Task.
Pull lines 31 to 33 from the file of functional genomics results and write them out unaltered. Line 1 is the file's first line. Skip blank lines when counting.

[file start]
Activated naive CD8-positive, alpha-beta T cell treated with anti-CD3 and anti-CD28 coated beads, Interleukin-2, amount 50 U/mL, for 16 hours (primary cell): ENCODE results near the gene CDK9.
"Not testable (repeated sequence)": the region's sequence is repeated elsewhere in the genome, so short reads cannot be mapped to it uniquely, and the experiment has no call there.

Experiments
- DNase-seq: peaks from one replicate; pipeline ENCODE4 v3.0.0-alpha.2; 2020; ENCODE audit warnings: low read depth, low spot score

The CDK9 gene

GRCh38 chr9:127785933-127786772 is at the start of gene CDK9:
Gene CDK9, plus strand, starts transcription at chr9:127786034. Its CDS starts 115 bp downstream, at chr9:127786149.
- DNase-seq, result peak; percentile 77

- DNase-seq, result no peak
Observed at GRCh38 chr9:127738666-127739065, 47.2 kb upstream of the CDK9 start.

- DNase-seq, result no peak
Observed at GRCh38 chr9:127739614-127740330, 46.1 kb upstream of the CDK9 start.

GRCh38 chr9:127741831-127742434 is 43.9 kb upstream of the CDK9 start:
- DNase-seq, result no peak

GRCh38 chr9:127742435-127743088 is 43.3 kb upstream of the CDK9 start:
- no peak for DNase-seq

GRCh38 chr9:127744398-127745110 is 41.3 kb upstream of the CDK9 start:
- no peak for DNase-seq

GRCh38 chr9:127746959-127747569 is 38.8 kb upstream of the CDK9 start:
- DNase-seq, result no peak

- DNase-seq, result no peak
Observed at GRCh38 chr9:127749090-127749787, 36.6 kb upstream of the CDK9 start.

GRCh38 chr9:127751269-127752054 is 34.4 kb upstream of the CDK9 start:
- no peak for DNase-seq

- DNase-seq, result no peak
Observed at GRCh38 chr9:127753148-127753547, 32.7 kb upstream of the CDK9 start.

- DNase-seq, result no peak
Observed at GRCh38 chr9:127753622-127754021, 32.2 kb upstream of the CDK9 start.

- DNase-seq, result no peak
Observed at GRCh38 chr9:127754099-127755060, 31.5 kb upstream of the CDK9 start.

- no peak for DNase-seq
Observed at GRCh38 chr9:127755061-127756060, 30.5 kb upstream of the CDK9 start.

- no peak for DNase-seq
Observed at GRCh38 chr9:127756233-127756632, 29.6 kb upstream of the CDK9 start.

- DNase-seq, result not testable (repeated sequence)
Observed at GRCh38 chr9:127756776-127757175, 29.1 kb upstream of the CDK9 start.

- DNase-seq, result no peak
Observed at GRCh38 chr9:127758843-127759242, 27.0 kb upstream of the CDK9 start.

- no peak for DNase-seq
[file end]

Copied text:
- no peak for DNase-seq
Observed at GRCh38 chr9:127755061-127756060, 30.5 kb upstream of the CDK9 start.

- no peak for DNase-seq